Assassin’s Creed Valhalla (1080p Ultra High) Civilization VI (1080p Ultra) Fortnite (1080p Epic) 3DMark Time Spy
HP Victus 15
(GTX 1650)
25 fps 60 39 3,653
HP Victus 16
(RTX 3060)
59 fps 118 99 7,341
MSI Prestige 14
(RTX 3050)
20 fps N/A 26 4,438
Samsung Galaxy Book Odyssey
(RTX 3050 Ti)
15 fps 61 54 N/A
Lenovo Legion 5i Pro 
(RTX 3070 Ti)
80 fps 177 fps 103 fps 1,0623
Lenovo Legion 5 Pro
(RTX 3070)
61 fps 114 fps 101 fps 9,175

Display and audio

HP Victus 15 front view showing display.
Mark Coppock/

There are three display options for the Victus 15, all non-touch 16:9 Full HD (1,920 x 1,080) IPS. They include a 250-nit 60Hz panel, a 250-nit 144Hz panel, and a 300-nit low blue light panel. My review unit was equipped with the 144Hz display, and it seemed OK to me when I powered on the laptop and used it during my testing. The colors were muted, but the contrast seemed deep enough, and the display didn’t get terribly bright.

That’s pretty much what my colorimeter confirmed. Brightness was indeed low at 236 nits, below our 300-nit threshold, while the contrast was good at 1,150:1, above our preferred 1,000:1. Colors weren’t very wide at just 65% of sRGB and 49% of AdobeRGB, and accuracy wasn’t great at a Delta-E of 3.04 (2.0 or less is considered the minimum for creative work). The Victus 16’s display was brighter and had wider and more accurate colors, and only the Samsung Galaxy Book Odyssey‘s display was worse.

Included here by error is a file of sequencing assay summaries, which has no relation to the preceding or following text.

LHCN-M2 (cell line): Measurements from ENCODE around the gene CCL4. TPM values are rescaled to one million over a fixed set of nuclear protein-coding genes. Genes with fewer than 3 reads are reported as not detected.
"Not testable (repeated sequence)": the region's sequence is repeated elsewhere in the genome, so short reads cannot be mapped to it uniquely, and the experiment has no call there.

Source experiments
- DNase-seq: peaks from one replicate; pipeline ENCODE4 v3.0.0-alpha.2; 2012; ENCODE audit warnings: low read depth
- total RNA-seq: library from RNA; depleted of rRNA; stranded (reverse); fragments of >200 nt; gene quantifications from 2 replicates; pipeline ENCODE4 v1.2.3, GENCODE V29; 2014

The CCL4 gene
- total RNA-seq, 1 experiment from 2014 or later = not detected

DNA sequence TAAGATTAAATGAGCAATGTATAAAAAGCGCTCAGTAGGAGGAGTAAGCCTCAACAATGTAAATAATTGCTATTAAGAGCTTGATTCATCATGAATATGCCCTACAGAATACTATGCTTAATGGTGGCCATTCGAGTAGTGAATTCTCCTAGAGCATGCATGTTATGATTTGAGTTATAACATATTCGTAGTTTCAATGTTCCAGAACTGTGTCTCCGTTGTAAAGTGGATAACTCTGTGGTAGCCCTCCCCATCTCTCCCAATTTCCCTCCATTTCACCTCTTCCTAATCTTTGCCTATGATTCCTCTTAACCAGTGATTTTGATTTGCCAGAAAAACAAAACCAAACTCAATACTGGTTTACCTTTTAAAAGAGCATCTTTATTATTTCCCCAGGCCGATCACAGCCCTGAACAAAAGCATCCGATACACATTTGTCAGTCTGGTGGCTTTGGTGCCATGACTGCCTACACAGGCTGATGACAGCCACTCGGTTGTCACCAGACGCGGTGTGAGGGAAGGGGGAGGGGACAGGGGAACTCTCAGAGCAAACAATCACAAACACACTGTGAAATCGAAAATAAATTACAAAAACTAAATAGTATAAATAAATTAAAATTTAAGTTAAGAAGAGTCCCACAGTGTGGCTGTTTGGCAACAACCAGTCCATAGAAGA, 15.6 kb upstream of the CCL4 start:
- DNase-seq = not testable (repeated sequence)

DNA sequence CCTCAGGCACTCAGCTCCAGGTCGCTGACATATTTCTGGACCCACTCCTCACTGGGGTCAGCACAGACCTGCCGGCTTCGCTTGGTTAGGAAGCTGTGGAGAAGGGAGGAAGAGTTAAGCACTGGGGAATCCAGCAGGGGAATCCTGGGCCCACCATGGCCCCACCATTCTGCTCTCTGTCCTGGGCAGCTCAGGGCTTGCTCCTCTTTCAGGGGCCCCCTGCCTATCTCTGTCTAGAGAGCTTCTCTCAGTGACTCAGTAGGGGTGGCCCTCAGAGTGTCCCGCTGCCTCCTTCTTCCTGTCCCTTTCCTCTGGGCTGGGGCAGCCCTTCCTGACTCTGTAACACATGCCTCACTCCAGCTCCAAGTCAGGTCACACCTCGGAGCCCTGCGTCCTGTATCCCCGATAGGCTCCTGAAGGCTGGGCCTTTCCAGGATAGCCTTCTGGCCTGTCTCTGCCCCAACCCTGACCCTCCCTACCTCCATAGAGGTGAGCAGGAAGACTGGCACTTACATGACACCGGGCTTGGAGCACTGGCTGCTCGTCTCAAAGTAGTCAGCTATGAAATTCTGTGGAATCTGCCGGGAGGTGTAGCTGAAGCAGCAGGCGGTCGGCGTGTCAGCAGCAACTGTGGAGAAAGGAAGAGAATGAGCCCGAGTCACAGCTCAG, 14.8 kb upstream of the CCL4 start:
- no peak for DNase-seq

These results aren’t terrible for a laptop that’s $800 or less, but they become less palatable as you approach $1,000. The display is fine for productivity work and gaming, primarily thanks to the high contrast, but creators will find it lacking.

Brightness
(nits)
Contrast sRGB gamut AdobeRGB gamut Accuracy DeltaE
(lower is better)
HP Victus 15
(IPS)
236 1,150:1 65% 49% 3.04
HP Victus 16
(IPS)
375 1,120:1 100% 79% 1.86
MSI Prestige 14
(IPS)
317 1,820:1 97% 72% 3.67
Samsung Galaxy Book Odyssey
(IPS)
350 800:1 65% 48% 2.37
Lenovo Legion 5i Pro
(IPS)
502 1,330:1 99% 76% 1.35

Two downward-firing speakers provide the audio, putting out plenty of volume with just a hint of distortion at the top end. Mids and clears were high, but there was zero bass, meaning you’ll want to wear some headphones for intense gaming and binging sessions.

Keyboard, touchpad, and webcam

HP Victus 15 top down view showing keyboard and touchpad.
Mark Coppock/

There’s no per-key RGB lighting with the Victus 15, as HP is apparently reserving that for its Omen gaming lineup. Instead, there’s just a single, rather bright backlight setting. There’s plenty of spacing, and the keys with their gamer-oriented font are large enough. I found the switches to be ligh, with a nice click at the bottom, which should work nicely for gamers even if it’s not a mechanical keyboard. Overall, the keyboard felt much like the one on the Victus 16, which shouldn’t be a surprise.

The touchpad was large and had a surface that offered a touch of resistance. It was responsive and reliable for Windows 11’s complement of multi-touch gestures, and the clicks were solid and confident without being too loud.

The webcam is a 720p version, and it performed about as well as the typical laptop webcam. That is, it was OK with good lighting but lost details in low light.

The Victus 15 doesn’t support Windows 11 Hello passwordless login. There are no fingerprint reader or infrared camera options, which is disappointing.